Scientists discovered that in the past, Venus might have had an Earth-like atmosphere which protected the surface of the planet enough to make it suitable to foster life.
The astronomers already knew that the distant globe had a formation, an internal structure and a chemical composure similar to our planet. However, at one moment in time, the similarities started to fade as Venus had a different evolutionary path.
The new report shows that there are even more points of reference in favor of Venus being habitable. By using climate models, the space scientists discovered that in the past, the planet had conditions very different from what we can see now.
Our modern day Venus has a surface temperature of 864 degrees Fahrenheit. The atmosphere is very thick; it’s mostly made of carbon dioxide and contains no water.
The Pioneer mission suggested in the 80s that the planet might have fostered an ocean. This was the point from where different theories of habitability started to emerge.
However, the researchers think that the fact that the planet is very close to the sun might have caused all the water in its oceans to evaporate. The H2O molecules might have been then broken down by sun radiation, and the hydrogen was released into space. The accumulation of carbon dioxide transformed the planet’s atmosphere into what we can observe in the present.
Another theory is that the rotation speed around the axis influences the climate. When it comes to Venus, a thick atmosphere is related to a slow rotation rate. However, new findings suggest that a thin atmosphere would be created under the same conditions.
The Goddard Institute for Space Studies released a new study that simulates the existing conditions on Venus in the past. The model assumes that the planet could have had an atmosphere similar to that on Earth, with the difference that one day on Venus took as much time as 117 days on our planet.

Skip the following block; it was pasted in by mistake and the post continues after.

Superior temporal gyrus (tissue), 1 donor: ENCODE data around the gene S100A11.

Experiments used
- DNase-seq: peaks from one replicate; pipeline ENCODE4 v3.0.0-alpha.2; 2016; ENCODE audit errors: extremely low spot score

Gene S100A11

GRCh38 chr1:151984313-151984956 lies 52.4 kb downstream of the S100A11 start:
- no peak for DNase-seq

Another element added to the model was the hypothetical ocean that might have existed according to the data collected during the Pioneer mission three decades ago.
The astronomers concluded that the way Venus spins around its axis exposes its dayside to the sun for two months each time.
Moreover, the slow rotation can make the surface of the planet warm and it permits to produce rain, a phenomenon emerging from the thick clouds suspended over the surface of the world.
The layer of clouds protects the planet from solar radiation and prevents the surface from reaching extreme temperatures, just like it now happens on Earth.
Another finding of this climate simulation on Venus showed that the average temperature in the ancient times was just a few degrees lower than what we now have on Earth.
If proven to be scientifically accurate, the results of the study may lead to an archaeological mission to Venus, one that would be intended to discover if the life as we now have on our planet emerged in the past on a celestial body such as Venus.
Image Source: Wikipedia